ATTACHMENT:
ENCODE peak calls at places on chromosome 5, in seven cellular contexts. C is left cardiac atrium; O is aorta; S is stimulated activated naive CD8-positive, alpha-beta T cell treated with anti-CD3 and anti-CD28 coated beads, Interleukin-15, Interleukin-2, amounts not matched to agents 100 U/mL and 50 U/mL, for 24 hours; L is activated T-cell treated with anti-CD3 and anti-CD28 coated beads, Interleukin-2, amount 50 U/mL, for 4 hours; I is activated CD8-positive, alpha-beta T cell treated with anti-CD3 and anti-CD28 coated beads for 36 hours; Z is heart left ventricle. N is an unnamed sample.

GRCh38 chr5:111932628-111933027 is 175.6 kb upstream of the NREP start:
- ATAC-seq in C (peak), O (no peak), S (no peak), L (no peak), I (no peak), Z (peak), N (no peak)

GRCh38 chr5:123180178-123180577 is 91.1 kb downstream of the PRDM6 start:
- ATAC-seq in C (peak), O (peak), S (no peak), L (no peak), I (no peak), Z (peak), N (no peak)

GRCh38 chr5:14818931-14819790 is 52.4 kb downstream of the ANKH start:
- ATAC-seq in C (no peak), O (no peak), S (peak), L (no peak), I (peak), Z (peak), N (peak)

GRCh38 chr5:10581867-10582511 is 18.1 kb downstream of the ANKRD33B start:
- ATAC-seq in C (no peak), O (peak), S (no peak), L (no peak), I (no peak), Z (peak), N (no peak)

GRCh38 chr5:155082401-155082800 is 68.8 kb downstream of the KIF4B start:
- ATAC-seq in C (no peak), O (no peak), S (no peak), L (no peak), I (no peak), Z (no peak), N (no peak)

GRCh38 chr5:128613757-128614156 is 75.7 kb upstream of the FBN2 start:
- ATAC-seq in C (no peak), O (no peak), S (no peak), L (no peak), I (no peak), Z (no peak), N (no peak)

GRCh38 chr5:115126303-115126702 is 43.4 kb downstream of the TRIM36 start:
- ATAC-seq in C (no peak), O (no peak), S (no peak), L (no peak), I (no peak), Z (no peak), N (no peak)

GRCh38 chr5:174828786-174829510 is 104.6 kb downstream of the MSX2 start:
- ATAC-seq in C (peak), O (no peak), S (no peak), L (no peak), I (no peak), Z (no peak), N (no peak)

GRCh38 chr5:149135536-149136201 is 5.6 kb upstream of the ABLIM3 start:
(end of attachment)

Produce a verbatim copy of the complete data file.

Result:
ENCODE peak calls at places on chromosome 5, in seven cellular contexts. C is left cardiac atrium; O is aorta; S is stimulated activated naive CD8-positive, alpha-beta T cell treated with anti-CD3 and anti-CD28 coated beads, Interleukin-15, Interleukin-2, amounts not matched to agents 100 U/mL and 50 U/mL, for 24 hours; L is activated T-cell treated with anti-CD3 and anti-CD28 coated beads, Interleukin-2, amount 50 U/mL, for 4 hours; I is activated CD8-positive, alpha-beta T cell treated with anti-CD3 and anti-CD28 coated beads for 36 hours; Z is heart left ventricle. N is an unnamed sample.

GRCh38 chr5:111932628-111933027 is 175.6 kb upstream of the NREP start:
- ATAC-seq in C (peak), O (no peak), S (no peak), L (no peak), I (no peak), Z (peak), N (no peak)

GRCh38 chr5:123180178-123180577 is 91.1 kb downstream of the PRDM6 start:
- ATAC-seq in C (peak), O (peak), S (no peak), L (no peak), I (no peak), Z (peak), N (no peak)

GRCh38 chr5:14818931-14819790 is 52.4 kb downstream of the ANKH start:
- ATAC-seq in C (no peak), O (no peak), S (peak), L (no peak), I (peak), Z (peak), N (peak)

GRCh38 chr5:10581867-10582511 is 18.1 kb downstream of the ANKRD33B start:
- ATAC-seq in C (no peak), O (peak), S (no peak), L (no peak), I (no peak), Z (peak), N (no peak)

GRCh38 chr5:155082401-155082800 is 68.8 kb downstream of the KIF4B start:
- ATAC-seq in C (no peak), O (no peak), S (no peak), L (no peak), I (no peak), Z (no peak), N (no peak)

GRCh38 chr5:128613757-128614156 is 75.7 kb upstream of the FBN2 start:
- ATAC-seq in C (no peak), O (no peak), S (no peak), L (no peak), I (no peak), Z (no peak), N (no peak)

GRCh38 chr5:115126303-115126702 is 43.4 kb downstream of the TRIM36 start:
- ATAC-seq in C (no peak), O (no peak), S (no peak), L (no peak), I (no peak), Z (no peak), N (no peak)

GRCh38 chr5:174828786-174829510 is 104.6 kb downstream of the MSX2 start:
- ATAC-seq in C (peak), O (no peak), S (no peak), L (no peak), I (no peak), Z (no peak), N (no peak)

GRCh38 chr5:149135536-149136201 is 5.6 kb upstream of the ABLIM3 start: